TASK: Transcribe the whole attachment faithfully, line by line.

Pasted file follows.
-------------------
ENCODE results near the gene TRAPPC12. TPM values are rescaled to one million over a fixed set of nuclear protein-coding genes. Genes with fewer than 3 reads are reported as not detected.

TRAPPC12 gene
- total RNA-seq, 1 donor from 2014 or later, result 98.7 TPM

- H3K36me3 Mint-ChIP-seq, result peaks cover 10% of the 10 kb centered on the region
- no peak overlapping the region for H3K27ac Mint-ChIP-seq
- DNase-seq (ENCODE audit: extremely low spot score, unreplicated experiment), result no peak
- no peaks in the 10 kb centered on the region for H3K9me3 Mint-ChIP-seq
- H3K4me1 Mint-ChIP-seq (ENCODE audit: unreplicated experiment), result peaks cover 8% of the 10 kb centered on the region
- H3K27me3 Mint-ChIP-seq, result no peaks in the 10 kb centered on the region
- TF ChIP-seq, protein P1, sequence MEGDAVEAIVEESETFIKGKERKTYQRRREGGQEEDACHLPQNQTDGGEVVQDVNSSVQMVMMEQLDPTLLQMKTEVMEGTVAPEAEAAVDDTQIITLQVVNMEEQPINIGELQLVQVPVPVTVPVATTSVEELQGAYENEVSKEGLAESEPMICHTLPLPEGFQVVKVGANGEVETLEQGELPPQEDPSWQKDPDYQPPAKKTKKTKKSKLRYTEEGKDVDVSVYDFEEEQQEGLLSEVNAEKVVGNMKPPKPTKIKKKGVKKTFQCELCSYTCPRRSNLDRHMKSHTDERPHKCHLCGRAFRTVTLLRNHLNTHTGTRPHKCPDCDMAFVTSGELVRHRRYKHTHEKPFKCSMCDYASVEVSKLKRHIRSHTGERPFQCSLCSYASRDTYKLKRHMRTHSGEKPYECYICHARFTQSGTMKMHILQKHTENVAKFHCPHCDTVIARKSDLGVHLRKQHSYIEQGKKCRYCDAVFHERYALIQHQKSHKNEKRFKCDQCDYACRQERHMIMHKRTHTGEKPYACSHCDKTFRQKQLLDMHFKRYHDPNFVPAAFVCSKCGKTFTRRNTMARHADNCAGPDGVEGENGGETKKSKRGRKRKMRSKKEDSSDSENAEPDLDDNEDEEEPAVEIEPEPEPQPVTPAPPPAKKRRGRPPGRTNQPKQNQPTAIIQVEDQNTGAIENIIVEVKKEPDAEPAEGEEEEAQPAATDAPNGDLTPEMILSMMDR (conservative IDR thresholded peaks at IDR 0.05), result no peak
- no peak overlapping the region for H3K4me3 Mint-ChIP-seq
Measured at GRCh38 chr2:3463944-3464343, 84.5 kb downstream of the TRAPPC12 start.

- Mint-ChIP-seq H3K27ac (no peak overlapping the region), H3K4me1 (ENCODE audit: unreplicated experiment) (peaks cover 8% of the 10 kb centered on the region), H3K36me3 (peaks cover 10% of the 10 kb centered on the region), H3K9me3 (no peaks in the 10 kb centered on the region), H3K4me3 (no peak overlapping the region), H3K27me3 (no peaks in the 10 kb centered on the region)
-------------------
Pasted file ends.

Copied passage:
ENCODE results near the gene TRAPPC12. TPM values are rescaled to one million over a fixed set of nuclear protein-coding genes. Genes with fewer than 3 reads are reported as not detected.

TRAPPC12 gene
- total RNA-seq, 1 donor from 2014 or later, result 98.7 TPM

- H3K36me3 Mint-ChIP-seq, result peaks cover 10% of the 10 kb centered on the region
- no peak overlapping the region for H3K27ac Mint-ChIP-seq
- DNase-seq (ENCODE audit: extremely low spot score, unreplicated experiment), result no peak
- no peaks in the 10 kb centered on the region for H3K9me3 Mint-ChIP-seq
- H3K4me1 Mint-ChIP-seq (ENCODE audit: unreplicated experiment), result peaks cover 8% of the 10 kb centered on the region
- H3K27me3 Mint-ChIP-seq, result no peaks in the 10 kb centered on the region
- TF ChIP-seq, protein P1, sequence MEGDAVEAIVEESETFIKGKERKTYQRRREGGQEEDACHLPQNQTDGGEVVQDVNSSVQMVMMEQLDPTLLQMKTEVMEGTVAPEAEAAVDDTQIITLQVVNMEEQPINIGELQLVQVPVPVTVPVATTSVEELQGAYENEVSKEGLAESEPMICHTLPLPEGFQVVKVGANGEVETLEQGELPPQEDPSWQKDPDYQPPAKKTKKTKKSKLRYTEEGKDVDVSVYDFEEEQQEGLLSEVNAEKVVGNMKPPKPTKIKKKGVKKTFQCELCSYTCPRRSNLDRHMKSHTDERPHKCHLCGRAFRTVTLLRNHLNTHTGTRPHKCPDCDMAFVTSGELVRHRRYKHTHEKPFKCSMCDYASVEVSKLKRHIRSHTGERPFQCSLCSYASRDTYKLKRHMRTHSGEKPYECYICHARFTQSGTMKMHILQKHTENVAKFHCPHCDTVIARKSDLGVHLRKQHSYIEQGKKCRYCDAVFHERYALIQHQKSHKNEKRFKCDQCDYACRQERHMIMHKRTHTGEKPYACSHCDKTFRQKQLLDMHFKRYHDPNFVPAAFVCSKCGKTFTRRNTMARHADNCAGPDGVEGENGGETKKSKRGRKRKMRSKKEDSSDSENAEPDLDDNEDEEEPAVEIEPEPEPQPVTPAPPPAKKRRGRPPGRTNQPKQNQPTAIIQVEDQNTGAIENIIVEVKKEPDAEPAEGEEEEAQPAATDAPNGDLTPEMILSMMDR (conservative IDR thresholded peaks at IDR 0.05), result no peak
- no peak overlapping the region for H3K4me3 Mint-ChIP-seq
Measured at GRCh38 chr2:3463944-3464343, 84.5 kb downstream of the TRAPPC12 start.

- Mint-ChIP-seq H3K27ac (no peak overlapping the region), H3K4me1 (ENCODE audit: unreplicated experiment) (peaks cover 8% of the 10 kb centered on the region), H3K36me3 (peaks cover 10% of the 10 kb centered on the region), H3K9me3 (no peaks in the 10 kb centered on the region), H3K4me3 (no peak overlapping the region), H3K27me3 (no peaks in the 10 kb centered on the region)